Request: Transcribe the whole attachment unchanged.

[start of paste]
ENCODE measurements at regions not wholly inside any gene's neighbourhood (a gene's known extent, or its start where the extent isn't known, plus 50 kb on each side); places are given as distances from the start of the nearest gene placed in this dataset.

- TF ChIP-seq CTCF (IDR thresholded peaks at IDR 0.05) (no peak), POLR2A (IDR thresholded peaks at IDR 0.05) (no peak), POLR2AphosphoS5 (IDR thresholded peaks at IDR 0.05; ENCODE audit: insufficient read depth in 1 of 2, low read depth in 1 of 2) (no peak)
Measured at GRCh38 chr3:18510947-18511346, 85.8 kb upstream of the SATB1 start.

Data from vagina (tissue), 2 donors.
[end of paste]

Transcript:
ENCODE measurements at regions not wholly inside any gene's neighbourhood (a gene's known extent, or its start where the extent isn't known, plus 50 kb on each side); places are given as distances from the start of the nearest gene placed in this dataset.

- TF ChIP-seq CTCF (IDR thresholded peaks at IDR 0.05) (no peak), POLR2A (IDR thresholded peaks at IDR 0.05) (no peak), POLR2AphosphoS5 (IDR thresholded peaks at IDR 0.05; ENCODE audit: insufficient read depth in 1 of 2, low read depth in 1 of 2) (no peak)
Measured at GRCh38 chr3:18510947-18511346, 85.8 kb upstream of the SATB1 start.

Data from vagina (tissue), 2 donors.